World Bulletin / News Desk
U.S. health officials have sent warnings to 39 other countries that their citizens who stayed in Yosemite National Park tent cabins this summer may have been exposed to a deadly mouse-borne hantavirus, a park service epidemiologist said on Tuesday.
Of the 10,000 people thought to be at risk of contracting hantavirus pulmonary syndrome from their stays in Yosemite between June and August, some 2,500 live outside the United States, Dr. David Wong told Reuters in an interview.
Wong said U.S. Department of Health and Human Services officials notified 39 countries over the weekend, most of them in the European Union, that their residents may have been exposed to the deadly virus.
The lung disease has so far killed two men and sickened four other people, all U.S. citizens, prompting the U.S. Centers for Disease Control and Prevention to issue a health alert.
Officials are concerned that more Yosemite visitors could develop the lung disease in the next month or so. Most of the victims identified so far were believed to have been infected while staying in one of 91 "Signature" tent-style cabins in the park's popular Curry Village camping area.
There is no cure for the disease, but early detection through blood tests greatly increases survival rates.
"I want people to know about this so they take it seriously," Wong said. "We're doing our due diligence to share the information."
Last week, park officials shut down the insulated "Signature" tent cabins after finding deer mice, which carry the disease and can burrow through holes the size of pencil erasers, infesting the double walls.
Officials are continuing to investigate additional possible cases of the disease, which has killed 64 Californians and about 590 Americans since it was identified in 1993, Wong said.
Early symptoms include headache, fever, muscle aches, shortness of breath and coughing. The virus may incubate for up to six weeks after exposure and can lead to severe breathing difficulties and death.
Experts say hantavirus, which kills 36 percent of those it infects, has never been known to be transmitted between humans.
Four of those known to be infected at Yosemite this summer slept in the insulated tent cabins. One slept elsewhere in Curry Village, located in a valley beneath the iconic Half Dome rock formation, and the sixth case remains under investigation.
One man from northern California and another from Pennsylvania died, while three victims have recovered and a fourth remains hospitalized, the state Department of Public Health said.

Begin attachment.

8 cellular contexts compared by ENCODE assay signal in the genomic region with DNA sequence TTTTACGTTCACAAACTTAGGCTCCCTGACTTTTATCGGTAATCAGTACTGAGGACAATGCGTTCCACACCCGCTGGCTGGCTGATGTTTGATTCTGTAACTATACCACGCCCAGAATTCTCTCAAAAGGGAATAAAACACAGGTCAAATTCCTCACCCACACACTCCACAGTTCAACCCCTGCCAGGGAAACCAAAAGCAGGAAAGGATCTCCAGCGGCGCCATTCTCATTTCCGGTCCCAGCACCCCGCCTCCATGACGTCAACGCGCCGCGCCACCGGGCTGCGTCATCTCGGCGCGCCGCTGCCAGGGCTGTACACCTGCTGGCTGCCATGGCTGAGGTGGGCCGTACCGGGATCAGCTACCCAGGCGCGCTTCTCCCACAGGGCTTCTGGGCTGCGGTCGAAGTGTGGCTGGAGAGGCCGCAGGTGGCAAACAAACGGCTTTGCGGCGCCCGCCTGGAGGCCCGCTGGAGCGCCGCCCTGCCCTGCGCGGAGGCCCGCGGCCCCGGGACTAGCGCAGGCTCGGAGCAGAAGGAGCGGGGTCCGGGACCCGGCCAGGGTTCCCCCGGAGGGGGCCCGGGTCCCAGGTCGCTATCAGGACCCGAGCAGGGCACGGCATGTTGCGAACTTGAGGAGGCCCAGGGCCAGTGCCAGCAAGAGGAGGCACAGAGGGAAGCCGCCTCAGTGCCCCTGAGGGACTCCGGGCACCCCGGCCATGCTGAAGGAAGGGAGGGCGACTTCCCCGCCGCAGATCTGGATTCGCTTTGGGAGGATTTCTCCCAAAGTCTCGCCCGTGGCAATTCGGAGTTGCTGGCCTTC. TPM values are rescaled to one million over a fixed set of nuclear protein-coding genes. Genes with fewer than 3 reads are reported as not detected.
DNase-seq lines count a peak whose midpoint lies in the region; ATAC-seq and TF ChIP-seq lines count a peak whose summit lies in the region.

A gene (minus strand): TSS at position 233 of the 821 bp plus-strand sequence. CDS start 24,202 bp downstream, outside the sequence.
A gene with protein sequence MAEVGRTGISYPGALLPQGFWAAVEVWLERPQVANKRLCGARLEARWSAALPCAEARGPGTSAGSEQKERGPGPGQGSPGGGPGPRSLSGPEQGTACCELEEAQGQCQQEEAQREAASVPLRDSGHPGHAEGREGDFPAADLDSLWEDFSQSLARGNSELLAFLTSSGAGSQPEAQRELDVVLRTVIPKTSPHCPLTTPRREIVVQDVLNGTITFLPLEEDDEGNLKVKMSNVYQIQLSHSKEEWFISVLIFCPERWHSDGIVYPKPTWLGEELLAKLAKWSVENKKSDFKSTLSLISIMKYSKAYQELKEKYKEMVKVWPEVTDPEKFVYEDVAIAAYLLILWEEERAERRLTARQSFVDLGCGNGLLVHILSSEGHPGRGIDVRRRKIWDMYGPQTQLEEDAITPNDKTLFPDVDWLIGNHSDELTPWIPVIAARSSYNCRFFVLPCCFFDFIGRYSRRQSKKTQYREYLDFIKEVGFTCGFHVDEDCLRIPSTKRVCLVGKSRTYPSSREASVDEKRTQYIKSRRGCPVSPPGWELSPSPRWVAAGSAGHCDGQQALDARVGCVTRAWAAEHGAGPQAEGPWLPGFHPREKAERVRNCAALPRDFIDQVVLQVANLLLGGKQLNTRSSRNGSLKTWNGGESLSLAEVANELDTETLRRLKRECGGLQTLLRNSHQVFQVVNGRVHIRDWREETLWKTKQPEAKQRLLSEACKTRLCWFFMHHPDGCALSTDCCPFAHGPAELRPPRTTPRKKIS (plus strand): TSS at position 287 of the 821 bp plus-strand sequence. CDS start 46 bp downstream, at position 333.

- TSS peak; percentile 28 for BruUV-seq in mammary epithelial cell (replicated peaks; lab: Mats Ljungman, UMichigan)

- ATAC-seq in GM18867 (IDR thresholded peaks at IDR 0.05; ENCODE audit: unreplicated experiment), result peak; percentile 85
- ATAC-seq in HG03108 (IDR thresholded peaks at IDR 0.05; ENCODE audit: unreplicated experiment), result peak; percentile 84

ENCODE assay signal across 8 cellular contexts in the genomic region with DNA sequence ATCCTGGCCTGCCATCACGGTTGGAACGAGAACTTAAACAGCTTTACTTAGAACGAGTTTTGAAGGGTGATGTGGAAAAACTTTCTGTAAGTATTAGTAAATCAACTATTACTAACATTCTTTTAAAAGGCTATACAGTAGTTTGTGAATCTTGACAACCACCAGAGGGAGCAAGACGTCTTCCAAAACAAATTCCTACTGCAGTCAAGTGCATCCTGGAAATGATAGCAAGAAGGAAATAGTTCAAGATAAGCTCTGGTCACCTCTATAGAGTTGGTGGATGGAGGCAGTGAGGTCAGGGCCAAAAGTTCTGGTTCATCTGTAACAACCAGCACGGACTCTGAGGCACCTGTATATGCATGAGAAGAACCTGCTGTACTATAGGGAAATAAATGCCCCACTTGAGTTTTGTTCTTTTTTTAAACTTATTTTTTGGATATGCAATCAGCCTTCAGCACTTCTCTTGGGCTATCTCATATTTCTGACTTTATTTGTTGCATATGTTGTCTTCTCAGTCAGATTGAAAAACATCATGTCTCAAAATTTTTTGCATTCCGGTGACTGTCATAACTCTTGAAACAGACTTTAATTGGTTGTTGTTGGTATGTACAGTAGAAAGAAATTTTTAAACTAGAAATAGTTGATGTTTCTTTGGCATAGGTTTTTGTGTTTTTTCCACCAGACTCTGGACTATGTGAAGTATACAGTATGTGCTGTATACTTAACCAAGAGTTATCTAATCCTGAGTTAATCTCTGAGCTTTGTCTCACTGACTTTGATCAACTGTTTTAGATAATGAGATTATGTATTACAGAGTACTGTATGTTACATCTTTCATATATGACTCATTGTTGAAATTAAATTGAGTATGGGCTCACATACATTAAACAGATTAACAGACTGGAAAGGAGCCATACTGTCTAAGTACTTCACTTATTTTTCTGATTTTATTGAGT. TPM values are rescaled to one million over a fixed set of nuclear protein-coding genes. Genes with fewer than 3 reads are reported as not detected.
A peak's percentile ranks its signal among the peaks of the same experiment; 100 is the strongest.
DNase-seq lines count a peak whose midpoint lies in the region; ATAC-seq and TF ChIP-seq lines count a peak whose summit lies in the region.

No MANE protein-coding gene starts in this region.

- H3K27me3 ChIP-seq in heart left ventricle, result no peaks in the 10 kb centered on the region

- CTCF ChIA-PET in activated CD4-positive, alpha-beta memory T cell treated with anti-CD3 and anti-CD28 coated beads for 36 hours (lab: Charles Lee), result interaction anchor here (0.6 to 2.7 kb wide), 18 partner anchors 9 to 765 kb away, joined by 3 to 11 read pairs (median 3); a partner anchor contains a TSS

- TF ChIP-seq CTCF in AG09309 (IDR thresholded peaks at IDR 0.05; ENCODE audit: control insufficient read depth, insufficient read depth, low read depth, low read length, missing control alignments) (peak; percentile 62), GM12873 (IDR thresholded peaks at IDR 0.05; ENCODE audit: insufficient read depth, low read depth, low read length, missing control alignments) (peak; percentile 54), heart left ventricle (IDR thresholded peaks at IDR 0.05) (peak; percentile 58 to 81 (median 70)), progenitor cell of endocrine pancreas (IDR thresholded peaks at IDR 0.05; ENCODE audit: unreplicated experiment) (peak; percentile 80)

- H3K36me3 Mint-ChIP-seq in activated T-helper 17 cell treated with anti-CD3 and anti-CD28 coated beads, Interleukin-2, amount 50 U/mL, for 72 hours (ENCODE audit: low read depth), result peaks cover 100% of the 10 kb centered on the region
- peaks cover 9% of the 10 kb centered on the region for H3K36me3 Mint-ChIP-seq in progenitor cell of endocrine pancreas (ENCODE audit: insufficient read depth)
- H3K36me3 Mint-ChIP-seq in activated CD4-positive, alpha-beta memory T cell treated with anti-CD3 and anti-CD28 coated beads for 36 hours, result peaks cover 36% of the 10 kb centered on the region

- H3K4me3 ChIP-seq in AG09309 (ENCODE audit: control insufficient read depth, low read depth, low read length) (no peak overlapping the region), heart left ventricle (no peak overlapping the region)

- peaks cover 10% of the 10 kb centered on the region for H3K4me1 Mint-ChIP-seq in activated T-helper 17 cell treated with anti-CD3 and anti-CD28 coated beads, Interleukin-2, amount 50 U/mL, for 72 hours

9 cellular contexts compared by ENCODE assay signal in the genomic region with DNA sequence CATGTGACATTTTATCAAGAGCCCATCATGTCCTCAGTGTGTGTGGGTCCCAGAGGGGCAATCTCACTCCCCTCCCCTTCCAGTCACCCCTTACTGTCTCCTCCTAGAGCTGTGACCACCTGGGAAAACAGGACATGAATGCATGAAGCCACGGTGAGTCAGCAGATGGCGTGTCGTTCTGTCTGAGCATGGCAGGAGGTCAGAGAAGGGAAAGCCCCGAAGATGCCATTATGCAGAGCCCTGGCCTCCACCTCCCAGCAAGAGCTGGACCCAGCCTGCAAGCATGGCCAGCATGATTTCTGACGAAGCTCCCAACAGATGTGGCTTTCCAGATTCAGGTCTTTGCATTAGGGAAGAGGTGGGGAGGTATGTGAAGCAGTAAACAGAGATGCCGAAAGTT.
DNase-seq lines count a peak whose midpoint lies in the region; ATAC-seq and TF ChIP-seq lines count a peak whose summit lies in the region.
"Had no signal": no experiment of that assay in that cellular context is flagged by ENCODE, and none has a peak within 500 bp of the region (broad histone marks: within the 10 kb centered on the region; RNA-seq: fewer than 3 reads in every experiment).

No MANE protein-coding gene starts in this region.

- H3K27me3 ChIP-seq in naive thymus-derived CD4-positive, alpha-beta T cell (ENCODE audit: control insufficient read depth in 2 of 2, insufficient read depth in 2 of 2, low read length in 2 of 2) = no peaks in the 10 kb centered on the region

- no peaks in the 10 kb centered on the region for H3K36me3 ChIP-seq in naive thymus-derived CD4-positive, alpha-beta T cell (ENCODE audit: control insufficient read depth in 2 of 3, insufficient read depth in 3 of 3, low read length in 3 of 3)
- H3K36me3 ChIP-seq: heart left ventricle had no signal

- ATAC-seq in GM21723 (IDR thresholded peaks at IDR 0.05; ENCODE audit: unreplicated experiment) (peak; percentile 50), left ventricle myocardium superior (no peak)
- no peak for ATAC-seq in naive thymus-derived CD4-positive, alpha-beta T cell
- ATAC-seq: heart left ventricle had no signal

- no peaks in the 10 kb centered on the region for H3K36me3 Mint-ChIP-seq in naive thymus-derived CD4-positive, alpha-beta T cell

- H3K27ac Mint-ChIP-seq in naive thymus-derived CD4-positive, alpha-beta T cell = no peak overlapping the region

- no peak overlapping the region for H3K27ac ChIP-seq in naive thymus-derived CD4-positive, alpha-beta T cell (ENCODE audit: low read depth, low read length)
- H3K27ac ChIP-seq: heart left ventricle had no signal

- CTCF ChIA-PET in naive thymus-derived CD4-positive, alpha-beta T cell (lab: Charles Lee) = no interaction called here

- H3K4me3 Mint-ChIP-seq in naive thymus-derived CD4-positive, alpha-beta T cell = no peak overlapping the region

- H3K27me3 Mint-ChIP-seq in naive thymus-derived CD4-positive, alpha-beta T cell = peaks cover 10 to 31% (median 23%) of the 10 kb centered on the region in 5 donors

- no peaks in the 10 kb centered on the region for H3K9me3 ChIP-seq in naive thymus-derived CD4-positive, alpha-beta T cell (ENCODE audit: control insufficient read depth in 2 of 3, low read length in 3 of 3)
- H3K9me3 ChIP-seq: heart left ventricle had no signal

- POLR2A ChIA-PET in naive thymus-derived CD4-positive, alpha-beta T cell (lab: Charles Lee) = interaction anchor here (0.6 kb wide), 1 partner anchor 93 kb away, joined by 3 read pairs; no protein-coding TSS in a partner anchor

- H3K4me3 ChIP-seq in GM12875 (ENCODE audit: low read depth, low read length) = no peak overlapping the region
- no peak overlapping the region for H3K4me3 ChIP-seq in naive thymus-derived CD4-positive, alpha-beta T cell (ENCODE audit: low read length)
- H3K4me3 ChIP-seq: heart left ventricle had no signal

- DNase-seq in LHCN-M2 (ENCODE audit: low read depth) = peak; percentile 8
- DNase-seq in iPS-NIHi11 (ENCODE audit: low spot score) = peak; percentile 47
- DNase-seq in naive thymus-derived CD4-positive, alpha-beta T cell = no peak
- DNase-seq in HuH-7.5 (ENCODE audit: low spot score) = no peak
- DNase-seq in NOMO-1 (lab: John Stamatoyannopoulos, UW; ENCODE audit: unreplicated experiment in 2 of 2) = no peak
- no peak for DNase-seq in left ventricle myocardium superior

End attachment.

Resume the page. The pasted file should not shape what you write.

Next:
Nearly 4 million people visit Yosemite each year, attracted to the park's dramatic scenery and hiking trails. Roughly 70 percent of those visitors congregate in Yosemite Valley, where Curry Village is located.
Hantavirus is carried in viral particles inhaled from rodent feces and urine. People also can be infected by eating contaminated food, touching contaminated surfaces or being bitten by infected rodents.
Hantavirus previously infected two Yosemite visitors, one in 2000 and another in 2010, but at higher elevations.
Turkish environment minister signs historic agreement in New York against taking action against climate change
Human defense mechanisms could be disrupted by the presence of a class of organic pollutants in fish and other food, according to new research.
'The time has come to treat childhood stunting as a development and an economic emergency,' World Bank Group head says
Obese population hits all-time high with a new studying finding that obesity can be predicted in babies
New research factors in collapsing Antarctic ice sheet that could double the sea-level rise to two metres by 2100 if emissions are not cut
Temperatures in the first two months of 2016 followed a year that broke 'all previous records by a wide margin'
Researchers at MIT may have made an important breakthrough in the fight against Alzheimer’s Disease.
Human immune system could be steered towards fighting cancerous tumors, researchers find
Data released on UN world wildlife day shows overall population is still falling despite a recent reduction in levels of poaching for ivory
Google will donate $1mn to help UNICEF map Zika outbreaks
The grounding of an iceberg has forced thousands of penguins to walk more than 60 km to find food
'The level of alarm is extremely high,' says WHO head, calls for an emergency meeting
One person has tested positive in Denmark for the mosquito-borne Zika virus
The world is making 20 times more plastic than we did 50 years ago with the majority being dumped in the sea.
Colombia's government has signed new legislation for the regulation and legalization of cannabis to be used for medicinal purposes.
Scientists predict Earth will become increasingly hostile for mankind as it warms, with disastrous storms, floods and droughts, and rising sea levels that will consume islands and eat away at populated coasts